We’ve seen a lot of status pages over the years. Everything from scrappy DIY pages for side projects to totally bespoke plans for global corporations has crossed our monitors in one way or another.
We wanted to share some examples of great status pages we’ve seen through the years. A good status page helps visitors find out in just a few seconds whether things are working as expected or if there’s an incident. If there is an incident, it should be easy to learn more about what’s going on and what the team is communicating about it.
Here are some status pages that showcase some of the excellent design, planning, integrations, and creative thinking that go into incident communication.
Table of contents
Security, developer tools, ops tools
Status page: http://status.invisionapp.com/
What they do: InVision helps designers and product creators collaborate on their work. Some of the most popular tools on the web started with an InVision wireframe.
What’s great about their page: As a tool for designers, InVision has an obligation to make every piece of its user experience look and feel professional. That philosophy extends to their status page. The InVision page shows just how far page customization can be used to match a brand’s visual persona.
Status page: https://status.litmus.com/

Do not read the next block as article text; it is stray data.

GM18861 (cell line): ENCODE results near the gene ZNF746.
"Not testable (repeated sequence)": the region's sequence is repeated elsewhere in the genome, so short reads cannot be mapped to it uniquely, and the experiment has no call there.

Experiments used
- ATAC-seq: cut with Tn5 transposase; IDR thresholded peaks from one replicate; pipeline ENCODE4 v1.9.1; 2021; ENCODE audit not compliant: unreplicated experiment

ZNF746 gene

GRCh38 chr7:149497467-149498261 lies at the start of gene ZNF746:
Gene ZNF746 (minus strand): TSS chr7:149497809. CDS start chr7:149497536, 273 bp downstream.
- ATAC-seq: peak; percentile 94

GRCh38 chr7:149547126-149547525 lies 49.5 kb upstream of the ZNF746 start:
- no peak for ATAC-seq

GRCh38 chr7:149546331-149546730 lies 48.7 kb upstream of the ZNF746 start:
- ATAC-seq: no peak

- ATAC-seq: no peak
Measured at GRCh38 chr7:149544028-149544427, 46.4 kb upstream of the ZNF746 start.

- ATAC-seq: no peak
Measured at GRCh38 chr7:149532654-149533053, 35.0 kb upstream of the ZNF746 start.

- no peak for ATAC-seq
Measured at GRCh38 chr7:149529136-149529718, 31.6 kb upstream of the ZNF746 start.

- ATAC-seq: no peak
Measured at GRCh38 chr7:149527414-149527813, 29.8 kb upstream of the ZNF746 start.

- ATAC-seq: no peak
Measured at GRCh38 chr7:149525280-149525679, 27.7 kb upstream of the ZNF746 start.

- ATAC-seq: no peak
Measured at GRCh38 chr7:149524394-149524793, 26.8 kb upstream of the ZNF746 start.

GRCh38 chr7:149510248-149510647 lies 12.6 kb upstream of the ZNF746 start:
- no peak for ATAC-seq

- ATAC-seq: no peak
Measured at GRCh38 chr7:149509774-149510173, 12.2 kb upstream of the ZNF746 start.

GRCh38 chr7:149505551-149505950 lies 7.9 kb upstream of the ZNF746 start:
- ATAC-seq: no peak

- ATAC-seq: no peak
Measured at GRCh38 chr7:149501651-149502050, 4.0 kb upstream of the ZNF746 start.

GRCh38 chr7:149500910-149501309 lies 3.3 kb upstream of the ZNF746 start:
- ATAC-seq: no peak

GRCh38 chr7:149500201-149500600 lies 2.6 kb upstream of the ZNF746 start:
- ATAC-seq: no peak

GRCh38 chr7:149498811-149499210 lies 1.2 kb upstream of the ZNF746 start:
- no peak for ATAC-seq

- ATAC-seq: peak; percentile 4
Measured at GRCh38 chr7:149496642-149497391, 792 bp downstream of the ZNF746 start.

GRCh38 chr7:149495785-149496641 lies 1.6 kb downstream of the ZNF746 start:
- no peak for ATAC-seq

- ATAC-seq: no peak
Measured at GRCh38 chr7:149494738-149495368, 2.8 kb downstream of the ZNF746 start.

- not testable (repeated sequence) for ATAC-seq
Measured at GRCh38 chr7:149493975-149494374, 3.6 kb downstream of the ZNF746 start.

What they do: Litmus makes a tool for testing email messages across different types of software and devices.
What’s great about their page: Litmus adjusted colors and style to match their overall design themes. They also added a section at the bottom of the page pointing people to their support agents.
Status page: https://status.marketo.com/
What they do: Marketo creates marketing automation tools to help marketers measure and achieve their goals.
What’s great about their page: A status page doesn’t necessarily need a complicated web of components and sub-components to do an effective job. Marketo has one component on their page, which telegraphs status for its core application. They also created tables to broadcast historic uptime and reliability. A good marketing technique from a team that knows a thing or two about marketing.
Status page: https://status.mypurecloud.com/
What they do: PureCloud provides a cloud-based contact center for customer support teams.
What’s great about their page: PureCloud added an attractive custom dashboard to their status page, which shows current system uptime in a grid across their various services and regions. It’s a great example of putting the customer experience first while also leveraging some smart design thinking.
Status page: https://status.recurly.com/
What they do: Recurly provides a subscription management platform to help companies manage and grow recurring revenue.
What’s great about their page: Beside creating an overall well-designed and attractive page, Recurly added a quick slice of copy to the top of their page explaining what the status page will be used for. This is a nice touch for users who may not be familiar with status pages. The team also added helpful links to their blog, Twitter account, and support documentation.